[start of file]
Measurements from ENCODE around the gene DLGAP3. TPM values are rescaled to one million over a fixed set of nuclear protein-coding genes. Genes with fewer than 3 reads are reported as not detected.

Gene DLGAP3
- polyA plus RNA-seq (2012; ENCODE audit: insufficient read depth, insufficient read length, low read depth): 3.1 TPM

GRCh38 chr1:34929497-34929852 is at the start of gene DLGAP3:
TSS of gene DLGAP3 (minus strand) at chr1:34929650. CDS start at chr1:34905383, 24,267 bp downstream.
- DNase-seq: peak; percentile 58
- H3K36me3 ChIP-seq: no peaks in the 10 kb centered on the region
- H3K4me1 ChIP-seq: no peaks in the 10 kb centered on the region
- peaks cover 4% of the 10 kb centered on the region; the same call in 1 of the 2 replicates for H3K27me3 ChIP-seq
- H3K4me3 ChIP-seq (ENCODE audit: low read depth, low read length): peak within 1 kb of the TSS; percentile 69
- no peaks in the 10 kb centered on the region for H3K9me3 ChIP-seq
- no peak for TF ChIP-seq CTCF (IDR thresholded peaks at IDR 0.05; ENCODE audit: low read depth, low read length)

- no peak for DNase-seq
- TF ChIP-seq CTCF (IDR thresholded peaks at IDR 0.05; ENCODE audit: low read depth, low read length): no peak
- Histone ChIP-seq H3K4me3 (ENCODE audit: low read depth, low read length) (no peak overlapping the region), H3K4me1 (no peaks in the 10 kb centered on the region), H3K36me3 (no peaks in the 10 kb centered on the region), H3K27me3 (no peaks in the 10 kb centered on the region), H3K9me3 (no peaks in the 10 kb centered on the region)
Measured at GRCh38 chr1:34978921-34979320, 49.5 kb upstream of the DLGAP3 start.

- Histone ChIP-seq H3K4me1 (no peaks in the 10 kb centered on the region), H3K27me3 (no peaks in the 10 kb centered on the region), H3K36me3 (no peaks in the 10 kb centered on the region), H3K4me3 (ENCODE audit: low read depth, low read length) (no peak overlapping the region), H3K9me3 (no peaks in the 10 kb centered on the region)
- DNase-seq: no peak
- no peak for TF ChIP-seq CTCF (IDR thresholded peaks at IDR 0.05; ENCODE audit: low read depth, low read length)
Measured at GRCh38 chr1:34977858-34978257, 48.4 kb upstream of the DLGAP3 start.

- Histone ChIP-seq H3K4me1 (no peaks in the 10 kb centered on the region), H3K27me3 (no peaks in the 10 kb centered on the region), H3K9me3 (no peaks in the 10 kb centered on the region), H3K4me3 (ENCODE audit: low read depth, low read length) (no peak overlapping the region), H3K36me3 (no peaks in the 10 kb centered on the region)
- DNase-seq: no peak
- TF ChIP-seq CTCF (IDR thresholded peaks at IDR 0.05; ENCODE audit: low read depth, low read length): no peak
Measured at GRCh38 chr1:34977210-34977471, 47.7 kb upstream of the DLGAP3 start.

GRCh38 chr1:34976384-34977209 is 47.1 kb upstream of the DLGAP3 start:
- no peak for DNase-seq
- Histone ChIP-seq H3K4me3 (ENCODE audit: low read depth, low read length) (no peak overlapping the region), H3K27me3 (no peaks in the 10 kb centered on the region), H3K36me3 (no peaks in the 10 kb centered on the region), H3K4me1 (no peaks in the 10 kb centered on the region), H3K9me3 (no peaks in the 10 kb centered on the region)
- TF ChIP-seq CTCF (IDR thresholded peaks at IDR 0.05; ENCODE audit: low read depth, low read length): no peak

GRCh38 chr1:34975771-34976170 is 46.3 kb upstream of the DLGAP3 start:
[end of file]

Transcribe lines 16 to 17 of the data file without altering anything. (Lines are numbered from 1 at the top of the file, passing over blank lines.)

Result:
Measured at GRCh38 chr1:34978921-34979320, 49.5 kb upstream of the DLGAP3 start.

- Histone ChIP-seq H3K4me1 (no peaks in the 10 kb centered on the region), H3K27me3 (no peaks in the 10 kb centered on the region), H3K36me3 (no peaks in the 10 kb centered on the region), H3K4me3 (ENCODE audit: low read depth, low read length) (no peak overlapping the region), H3K9me3 (no peaks in the 10 kb centered on the region)